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True skepticism does not begin by being anti-anything. The processes of open consideration and examination (i.e., research) will ultimately establish whether something exists or not. ~ Ingo Swann

The Synchronicity of Encountering Jacques Vallee
by Paul H. Smith

How unusual would this be? You are on a visit from America for a few days in a European city of ten million inhabitants. One afternoon early in your stay you stroll down a relatively obscure alley when, quite unexpectedly, you find yourself face to face with a person you know. It happens you were both in town for an event, but the event is now over, you are miles from where you last were together, and there were no further plans to meet (and he is not following you!).

That’s exactly what happened a week ago this past Sunday in the Latin Quarter of Paris, France when Jacques Vallee walked down a crowded, cobblestone alley toward my family and me as we munched on crepes.

There was no mistaking Jacques. Tall, white-haired, with wise, piercing eyes, he seemed as surprised to see me as I was to see him when I spotted him in a clot of vacationers and waved him over with one crepe-filled hand. Jacques, you may recall, is a widely-known pioneer in the computer world, who made important early contributions to the predecessor of today’s Internet. He is also a successful venture capitalist and respected UFO researcher I had wanted my family to meet Jacques, but no opportunity had presented itself. Yet abruptly this chance cropped up in the middle of this unlikely place.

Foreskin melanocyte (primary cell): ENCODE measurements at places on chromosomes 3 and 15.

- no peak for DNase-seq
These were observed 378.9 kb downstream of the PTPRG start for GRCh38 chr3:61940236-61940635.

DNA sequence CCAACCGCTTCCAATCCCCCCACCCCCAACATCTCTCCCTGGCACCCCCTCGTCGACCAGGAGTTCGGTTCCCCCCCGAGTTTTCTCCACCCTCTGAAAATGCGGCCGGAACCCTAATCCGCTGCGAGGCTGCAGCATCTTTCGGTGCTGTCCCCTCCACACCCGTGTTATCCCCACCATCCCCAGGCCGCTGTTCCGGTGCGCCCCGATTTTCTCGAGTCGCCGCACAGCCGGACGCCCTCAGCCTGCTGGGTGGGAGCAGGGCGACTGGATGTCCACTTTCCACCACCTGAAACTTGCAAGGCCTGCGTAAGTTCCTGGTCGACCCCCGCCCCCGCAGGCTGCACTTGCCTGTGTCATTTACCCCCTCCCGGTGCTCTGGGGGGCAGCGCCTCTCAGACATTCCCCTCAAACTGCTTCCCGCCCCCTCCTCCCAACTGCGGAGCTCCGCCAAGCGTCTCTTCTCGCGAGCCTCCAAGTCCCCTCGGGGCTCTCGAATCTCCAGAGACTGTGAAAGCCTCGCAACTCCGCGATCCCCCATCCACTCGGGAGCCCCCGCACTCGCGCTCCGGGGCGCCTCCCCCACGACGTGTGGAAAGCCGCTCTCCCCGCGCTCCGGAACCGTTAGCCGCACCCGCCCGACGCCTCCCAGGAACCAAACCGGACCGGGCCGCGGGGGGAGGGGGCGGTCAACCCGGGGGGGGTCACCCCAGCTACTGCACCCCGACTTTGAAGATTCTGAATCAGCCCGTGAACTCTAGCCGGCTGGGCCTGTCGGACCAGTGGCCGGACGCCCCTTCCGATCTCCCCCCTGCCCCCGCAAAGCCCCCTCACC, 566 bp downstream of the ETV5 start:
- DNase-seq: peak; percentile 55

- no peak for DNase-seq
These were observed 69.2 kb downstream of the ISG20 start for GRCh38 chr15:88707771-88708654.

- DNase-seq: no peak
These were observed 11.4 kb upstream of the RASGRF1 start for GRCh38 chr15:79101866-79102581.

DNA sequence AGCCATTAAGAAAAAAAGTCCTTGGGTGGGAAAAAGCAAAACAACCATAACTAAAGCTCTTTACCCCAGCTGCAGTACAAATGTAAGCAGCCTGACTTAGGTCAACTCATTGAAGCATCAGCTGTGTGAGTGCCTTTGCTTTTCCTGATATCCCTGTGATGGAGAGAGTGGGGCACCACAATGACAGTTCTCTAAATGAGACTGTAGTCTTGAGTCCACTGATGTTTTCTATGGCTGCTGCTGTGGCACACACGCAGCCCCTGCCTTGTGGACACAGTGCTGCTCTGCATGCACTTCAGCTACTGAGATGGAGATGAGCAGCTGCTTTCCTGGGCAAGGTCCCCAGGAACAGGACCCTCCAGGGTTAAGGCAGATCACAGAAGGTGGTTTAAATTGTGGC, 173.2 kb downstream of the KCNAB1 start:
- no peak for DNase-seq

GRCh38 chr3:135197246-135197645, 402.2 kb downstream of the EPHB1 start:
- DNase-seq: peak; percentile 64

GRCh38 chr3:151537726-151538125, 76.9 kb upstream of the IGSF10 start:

The four of us chatted pleasantly for only a few minutes. Jacques, it turned out, was on his way back to the apartment he still maintains in Paris after a visit to his son and grandchildren. Our encounter could only have happened thanks to a convocation of a wide variety of coincidences working out just right. For him to be walking down that street at precisely the same time we were walking up it would have required him to have left his son’s at just the right time, make the right Metro or bus connections, choose just that precise route out of many possibilities, and have all the necessary traffic and pedestrian crossing lights to turn green or red at the right times.

On our part, we had to have taken just the right amount of time to buy our crepes, to have chosen to walk up just that one out of all the many twisty little cobblestoned ways in the Latin Quarter (of many different directions we had already walked that day) during that particular five-minute window. But this part was only a minor miracle. If not for a particular hiccup in our overall schedule that day we would have been nowhere near that street at the time necessary. We had left our hotel that morning about half-past ten to attend the meetings of the local Mormon congregation, held in a courtyard building just around the corner from the Pompidou Center in the middle of town. But a hand-written sign on the door told us that meetings had unaccountably been canceled – a rarity for Mormon congregations.